Mediation FAQ

How Do I Schedule a Mediation Session?

Just give any of our offices a call. A program coordinator will take your call and begin the intake process. The process is the same if you were referred from a court/social service agency, or if you contacted us on your own.

How Does the Intake Process Work?

The program coordinator talks with you about the general nature of the conflict to understand the issues involved. This helps to match you up with mediators that can offer you the best chance at a workable resolution. The program coordinator then contacts the other people involved and has the same conversation. All of these conversations are also kept confidential.

After each party agrees to try mediation, the coordinator works with you, the other people and our mediators to find the ideal match-up of times and locations for the mediation to be held.

What Should I Expect During and After Mediation?

The session will be an informal conversation about the issues, where the mediator will sometimes interject to clarify what has been said and encourage more discussion. At the end of the session, participants can choose to record their progress, make a written agreement, and schedule follow-up sessions if needed.

How Long is a Mediation Session?

Mediation sessions are typically scheduled for 2 hours, but can be shorter or longer if the parties need. Additional sessions will be scheduled if the parties require additional time.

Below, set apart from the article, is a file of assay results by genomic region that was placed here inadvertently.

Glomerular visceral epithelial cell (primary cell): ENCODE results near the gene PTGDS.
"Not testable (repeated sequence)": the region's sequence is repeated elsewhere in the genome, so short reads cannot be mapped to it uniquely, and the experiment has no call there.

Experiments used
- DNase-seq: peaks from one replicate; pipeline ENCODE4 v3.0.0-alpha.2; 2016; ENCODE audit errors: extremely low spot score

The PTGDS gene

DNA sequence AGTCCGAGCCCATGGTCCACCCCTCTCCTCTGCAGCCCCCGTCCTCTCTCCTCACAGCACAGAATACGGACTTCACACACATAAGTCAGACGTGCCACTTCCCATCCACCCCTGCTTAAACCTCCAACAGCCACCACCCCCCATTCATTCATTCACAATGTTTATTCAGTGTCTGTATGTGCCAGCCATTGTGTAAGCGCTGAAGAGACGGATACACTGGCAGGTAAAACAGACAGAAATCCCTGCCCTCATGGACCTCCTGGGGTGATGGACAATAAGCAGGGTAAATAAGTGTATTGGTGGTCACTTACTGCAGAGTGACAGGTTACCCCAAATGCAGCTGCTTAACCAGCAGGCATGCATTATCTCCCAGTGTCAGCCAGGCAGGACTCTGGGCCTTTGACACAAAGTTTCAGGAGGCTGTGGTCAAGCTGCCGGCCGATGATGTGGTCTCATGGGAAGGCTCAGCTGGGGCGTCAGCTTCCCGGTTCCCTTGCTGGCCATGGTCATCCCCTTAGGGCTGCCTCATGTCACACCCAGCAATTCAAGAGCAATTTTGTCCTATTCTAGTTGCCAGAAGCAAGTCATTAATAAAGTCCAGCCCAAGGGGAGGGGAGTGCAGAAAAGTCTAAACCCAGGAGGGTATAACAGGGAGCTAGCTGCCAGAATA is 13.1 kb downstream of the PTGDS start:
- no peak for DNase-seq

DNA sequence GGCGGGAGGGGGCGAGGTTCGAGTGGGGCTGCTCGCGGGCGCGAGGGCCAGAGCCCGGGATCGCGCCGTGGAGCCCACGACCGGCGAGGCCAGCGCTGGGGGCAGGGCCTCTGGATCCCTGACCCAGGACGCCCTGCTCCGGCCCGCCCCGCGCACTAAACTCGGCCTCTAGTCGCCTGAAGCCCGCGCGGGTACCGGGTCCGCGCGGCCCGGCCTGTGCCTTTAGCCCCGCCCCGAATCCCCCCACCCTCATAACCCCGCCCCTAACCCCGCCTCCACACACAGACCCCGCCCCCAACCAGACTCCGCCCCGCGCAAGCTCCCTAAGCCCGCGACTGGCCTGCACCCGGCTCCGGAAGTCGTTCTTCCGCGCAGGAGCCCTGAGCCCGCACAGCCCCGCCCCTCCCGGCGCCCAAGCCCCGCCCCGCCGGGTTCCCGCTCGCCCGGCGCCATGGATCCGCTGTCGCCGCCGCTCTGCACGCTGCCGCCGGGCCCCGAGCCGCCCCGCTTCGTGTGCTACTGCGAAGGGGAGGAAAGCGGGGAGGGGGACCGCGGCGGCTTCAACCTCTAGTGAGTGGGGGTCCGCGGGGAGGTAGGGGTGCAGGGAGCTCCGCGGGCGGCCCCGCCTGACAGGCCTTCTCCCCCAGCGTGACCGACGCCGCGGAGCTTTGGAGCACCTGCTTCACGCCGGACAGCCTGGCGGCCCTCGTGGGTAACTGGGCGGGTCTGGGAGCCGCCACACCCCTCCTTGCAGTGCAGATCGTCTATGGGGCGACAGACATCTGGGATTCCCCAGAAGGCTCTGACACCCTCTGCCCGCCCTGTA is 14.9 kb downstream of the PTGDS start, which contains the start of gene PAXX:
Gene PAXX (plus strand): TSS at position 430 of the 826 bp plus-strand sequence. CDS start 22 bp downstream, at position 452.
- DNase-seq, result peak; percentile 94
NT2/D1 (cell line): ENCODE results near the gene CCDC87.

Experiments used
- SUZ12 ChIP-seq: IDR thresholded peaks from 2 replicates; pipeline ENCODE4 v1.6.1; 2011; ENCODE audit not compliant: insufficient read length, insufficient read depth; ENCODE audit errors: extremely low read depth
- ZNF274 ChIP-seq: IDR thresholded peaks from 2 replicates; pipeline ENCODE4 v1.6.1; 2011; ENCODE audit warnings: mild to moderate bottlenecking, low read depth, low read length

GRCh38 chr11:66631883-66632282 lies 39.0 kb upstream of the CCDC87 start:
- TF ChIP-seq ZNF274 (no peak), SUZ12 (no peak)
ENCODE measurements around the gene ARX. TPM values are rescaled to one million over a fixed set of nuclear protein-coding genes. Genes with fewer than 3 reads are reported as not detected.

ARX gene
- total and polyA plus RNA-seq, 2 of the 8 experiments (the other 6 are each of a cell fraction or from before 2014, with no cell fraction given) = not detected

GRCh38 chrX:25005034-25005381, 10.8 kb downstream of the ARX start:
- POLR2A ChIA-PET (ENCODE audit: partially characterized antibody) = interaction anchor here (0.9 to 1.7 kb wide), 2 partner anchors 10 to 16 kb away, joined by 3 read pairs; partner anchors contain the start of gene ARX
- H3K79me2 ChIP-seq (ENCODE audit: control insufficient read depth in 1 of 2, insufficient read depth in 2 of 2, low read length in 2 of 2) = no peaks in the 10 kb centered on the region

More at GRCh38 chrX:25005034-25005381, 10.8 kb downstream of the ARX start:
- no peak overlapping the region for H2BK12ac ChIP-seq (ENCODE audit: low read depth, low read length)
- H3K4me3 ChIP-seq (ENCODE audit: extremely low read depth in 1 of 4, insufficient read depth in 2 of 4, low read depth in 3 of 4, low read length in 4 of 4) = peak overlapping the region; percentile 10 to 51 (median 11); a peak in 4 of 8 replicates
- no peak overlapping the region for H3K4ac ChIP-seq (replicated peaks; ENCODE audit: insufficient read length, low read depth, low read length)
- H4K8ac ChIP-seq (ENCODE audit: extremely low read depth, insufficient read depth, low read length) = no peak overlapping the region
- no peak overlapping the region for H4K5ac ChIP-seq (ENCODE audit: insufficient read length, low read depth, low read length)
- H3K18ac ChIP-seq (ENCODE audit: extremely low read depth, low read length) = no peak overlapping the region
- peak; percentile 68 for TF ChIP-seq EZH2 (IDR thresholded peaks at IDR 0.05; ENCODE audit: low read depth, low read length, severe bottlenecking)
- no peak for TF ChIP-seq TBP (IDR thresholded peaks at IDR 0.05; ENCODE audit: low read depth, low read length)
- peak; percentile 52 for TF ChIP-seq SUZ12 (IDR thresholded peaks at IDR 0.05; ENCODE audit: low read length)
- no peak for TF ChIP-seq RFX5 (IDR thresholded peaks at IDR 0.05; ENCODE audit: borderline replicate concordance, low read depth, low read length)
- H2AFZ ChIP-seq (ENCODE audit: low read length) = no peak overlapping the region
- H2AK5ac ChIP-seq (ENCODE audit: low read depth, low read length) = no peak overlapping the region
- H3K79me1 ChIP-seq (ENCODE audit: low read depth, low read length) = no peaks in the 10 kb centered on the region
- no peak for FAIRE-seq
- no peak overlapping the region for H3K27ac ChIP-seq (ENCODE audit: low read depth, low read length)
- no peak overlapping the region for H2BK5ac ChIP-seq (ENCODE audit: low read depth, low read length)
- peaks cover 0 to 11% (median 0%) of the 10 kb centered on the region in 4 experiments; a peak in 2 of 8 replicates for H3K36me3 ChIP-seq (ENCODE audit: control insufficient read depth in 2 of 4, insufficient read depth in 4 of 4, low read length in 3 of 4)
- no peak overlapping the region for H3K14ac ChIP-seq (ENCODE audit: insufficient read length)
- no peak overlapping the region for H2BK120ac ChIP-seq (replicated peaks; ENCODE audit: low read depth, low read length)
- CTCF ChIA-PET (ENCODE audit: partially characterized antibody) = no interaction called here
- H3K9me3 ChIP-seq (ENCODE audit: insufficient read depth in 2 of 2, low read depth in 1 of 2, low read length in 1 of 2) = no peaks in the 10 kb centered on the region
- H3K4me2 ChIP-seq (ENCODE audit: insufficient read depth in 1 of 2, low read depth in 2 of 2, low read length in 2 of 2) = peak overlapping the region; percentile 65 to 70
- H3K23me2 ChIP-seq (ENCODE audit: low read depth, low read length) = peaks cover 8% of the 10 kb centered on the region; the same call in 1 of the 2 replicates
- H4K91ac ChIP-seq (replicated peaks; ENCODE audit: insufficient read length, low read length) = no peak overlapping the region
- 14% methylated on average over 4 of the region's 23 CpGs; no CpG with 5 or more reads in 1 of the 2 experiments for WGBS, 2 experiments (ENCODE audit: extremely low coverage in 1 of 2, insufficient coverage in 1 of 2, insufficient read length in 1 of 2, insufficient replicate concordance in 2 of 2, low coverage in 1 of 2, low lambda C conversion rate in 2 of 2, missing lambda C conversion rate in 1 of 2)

How Would I Refer Someone for Mediation?

If you are a representative of a local court, social service agency, school, business, etc., simply call our office or contact us electronically. One of our program coordinators will respond and begin handling the case. They will ask you for the participant’s contact information and pertinent information about the conflict. They’ll then reach out to each of the participants and begin the intake process.

What Situations Are Not Appropriate for Mediation?

Safety Concerns and Power Imbalances

Appropriateness for mediation is taken on a case by case basis. In general, if one of the participants feels unsafe around the other or we perceive a gross power imbalance between the participants, we deem the case not suitable for mediation.

Child Abuse & Domestic Violence

For family disputes, mediation is not appropriate if there are ongoing allegations of child abuse or neglect and/or if there are concerns regarding domestic violence.